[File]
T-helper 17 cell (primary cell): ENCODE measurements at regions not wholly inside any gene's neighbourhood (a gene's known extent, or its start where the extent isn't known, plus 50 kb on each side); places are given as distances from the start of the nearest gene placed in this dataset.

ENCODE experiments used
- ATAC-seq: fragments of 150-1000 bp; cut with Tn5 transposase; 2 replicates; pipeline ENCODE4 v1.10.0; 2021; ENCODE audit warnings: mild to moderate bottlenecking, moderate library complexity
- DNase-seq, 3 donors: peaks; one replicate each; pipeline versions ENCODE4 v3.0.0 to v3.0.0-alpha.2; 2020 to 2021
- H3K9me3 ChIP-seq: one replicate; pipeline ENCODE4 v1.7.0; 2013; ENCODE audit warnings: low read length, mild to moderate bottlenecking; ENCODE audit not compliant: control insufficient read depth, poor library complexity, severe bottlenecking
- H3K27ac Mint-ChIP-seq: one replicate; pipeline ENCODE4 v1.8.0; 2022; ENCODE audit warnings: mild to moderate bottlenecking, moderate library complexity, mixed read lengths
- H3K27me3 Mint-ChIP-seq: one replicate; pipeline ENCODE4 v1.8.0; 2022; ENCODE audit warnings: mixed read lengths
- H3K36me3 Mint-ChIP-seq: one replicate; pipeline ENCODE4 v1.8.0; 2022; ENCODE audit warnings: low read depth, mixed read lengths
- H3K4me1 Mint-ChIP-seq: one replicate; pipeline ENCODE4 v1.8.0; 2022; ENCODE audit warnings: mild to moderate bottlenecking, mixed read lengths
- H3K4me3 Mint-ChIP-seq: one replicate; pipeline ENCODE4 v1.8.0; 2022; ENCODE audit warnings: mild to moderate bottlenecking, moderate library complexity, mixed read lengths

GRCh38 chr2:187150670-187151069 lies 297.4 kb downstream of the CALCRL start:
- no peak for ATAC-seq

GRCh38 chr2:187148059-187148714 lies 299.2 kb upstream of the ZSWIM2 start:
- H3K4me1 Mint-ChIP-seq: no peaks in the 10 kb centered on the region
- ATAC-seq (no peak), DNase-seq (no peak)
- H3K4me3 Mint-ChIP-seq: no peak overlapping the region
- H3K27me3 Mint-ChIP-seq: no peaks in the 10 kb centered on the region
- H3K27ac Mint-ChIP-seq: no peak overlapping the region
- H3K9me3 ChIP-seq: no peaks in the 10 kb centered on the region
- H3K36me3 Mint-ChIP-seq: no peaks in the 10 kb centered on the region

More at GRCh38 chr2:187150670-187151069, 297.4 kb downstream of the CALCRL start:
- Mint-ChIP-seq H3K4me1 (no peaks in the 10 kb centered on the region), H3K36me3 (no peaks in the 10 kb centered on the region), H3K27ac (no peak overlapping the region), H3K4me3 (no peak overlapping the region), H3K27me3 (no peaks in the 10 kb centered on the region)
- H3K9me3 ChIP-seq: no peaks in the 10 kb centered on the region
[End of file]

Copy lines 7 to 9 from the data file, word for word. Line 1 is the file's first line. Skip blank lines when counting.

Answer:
- H3K27me3 Mint-ChIP-seq: one replicate; pipeline ENCODE4 v1.8.0; 2022; ENCODE audit warnings: mixed read lengths
- H3K36me3 Mint-ChIP-seq: one replicate; pipeline ENCODE4 v1.8.0; 2022; ENCODE audit warnings: low read depth, mixed read lengths
- H3K4me1 Mint-ChIP-seq: one replicate; pipeline ENCODE4 v1.8.0; 2022; ENCODE audit warnings: mild to moderate bottlenecking, mixed read lengths